Felice So what age did your outdoor career begin?
Tom I was probably I think about seven or eight years old when I first read about the adventures of Captain Scott. So my father used to give me these Ladybird story books to read about Marco Polo, Joan of Arc… and the one about Captain Scott I just couldn’t put it down. And I read it again and again and again. It was just an extraordinary tale of adventure in this otherworldly snowy landscape that was dangerous and challenging, yet utterly beautiful and untouched. And although I didn’t really understand why at the time, I knew that my life wouldn’t be complete until I had got down there to Antarctica myself and seen this extraordinary place first hand and challenged myself to clip into the skis and a sled harness and see how I would fare.
Felice So when was your first expedition?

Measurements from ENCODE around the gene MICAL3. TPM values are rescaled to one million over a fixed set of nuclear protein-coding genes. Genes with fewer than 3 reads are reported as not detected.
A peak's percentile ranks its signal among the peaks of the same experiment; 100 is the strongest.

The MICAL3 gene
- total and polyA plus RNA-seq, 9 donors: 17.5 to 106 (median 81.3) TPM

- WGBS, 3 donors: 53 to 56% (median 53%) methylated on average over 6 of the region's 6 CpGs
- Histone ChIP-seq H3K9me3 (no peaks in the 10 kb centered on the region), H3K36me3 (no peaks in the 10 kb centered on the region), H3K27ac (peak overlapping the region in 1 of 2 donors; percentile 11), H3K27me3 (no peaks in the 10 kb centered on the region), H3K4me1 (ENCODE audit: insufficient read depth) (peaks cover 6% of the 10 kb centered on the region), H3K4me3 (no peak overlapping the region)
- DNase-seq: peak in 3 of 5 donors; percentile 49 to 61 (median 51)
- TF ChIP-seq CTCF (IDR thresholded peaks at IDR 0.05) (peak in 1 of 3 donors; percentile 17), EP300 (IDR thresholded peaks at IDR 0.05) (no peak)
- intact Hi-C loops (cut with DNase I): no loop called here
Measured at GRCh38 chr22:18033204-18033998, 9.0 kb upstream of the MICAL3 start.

Tom My first expedition was probably about 10 or 11 years of age, which was camping in the South Downs with school, and we were toasting marshmallows over the fire and just those first few nights under canvas and just being in the great outdoors, it was amazing. And it just shows you don’t need to go off to the highest mountains or the polar ice caps to have an adventure. I still get as much of a thrill going camping with the kids at home in the Cotswolds now as I did back then as a young boy. And I guess over the years, the adventures then got more ambitious and took me further afield. That real sense of adventure and the great outdoors, it’s all the same wherever you are.